The History of the London Missionary Society, 1795-1895, Volume 1
H. Frowde, 1899 - 778 pages
Excerpt from The History of the London Missionary Society, 1795-1895, Vol. 2 of 2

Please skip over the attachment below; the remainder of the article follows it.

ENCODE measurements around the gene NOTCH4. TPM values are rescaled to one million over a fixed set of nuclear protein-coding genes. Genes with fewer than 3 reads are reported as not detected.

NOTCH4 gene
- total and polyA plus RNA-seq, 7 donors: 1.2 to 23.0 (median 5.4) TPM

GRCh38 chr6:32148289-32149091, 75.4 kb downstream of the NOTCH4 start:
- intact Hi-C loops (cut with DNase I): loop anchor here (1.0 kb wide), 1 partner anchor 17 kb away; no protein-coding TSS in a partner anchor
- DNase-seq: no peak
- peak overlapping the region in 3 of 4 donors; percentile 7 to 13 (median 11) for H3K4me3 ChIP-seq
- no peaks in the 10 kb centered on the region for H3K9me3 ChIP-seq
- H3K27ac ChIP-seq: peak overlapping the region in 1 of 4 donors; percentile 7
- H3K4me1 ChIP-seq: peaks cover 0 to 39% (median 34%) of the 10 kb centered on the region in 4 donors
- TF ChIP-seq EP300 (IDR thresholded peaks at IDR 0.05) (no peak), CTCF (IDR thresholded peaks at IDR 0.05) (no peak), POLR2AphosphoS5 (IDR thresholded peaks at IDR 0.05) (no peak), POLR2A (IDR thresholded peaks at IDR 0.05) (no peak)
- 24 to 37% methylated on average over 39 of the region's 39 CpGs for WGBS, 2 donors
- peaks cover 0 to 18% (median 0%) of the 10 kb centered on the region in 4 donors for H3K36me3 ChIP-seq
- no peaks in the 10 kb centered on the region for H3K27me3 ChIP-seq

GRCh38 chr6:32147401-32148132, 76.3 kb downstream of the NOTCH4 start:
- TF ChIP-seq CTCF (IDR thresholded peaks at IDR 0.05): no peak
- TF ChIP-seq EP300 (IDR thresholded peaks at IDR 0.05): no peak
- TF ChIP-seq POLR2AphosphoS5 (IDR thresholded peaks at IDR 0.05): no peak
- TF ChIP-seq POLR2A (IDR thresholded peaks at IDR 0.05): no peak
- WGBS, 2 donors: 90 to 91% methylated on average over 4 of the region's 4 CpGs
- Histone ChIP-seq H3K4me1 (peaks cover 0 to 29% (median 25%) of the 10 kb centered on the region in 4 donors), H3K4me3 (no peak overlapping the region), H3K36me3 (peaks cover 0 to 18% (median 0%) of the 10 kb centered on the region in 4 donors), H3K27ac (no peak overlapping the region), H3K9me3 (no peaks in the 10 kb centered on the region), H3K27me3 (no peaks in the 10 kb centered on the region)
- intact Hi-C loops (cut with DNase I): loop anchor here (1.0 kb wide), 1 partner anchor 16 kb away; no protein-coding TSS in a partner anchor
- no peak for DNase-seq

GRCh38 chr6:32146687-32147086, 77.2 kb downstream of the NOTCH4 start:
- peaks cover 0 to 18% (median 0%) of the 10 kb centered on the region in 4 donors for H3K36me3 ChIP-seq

IN the last decade of the eighteenth century the vast majority. Of-the inhabitants of Great Britain knew less about India than those of to-day know about Patagonia, and their interest in the welfare of its myriad peoples was Slighter far than their knowledge of the country. The shareholders in the East India Company, and that limited section of the mercantile community which was awakening to the importance of India as a field for commercial and military enterprise, valued it as a means of rapid fortune making. The only people who were beginning to devote serious and earnest attention to the nation's responsibilities in India were the despised evangelical sectionl - voices crying in the wilderness - represented by such men as Carey and Rogue among the Nonconformists of England, and by men like Charles Grant of the East India Company. India then was more remote from: the currents of common life and thought than Thibet is to-day. The fire of love to Christ, of faith in God, of quenchless desire to heal the sorrows of men, burning in humble yet consecrated hearts, supplied the motive power which has brought about the wonderful progress in India during the last century.
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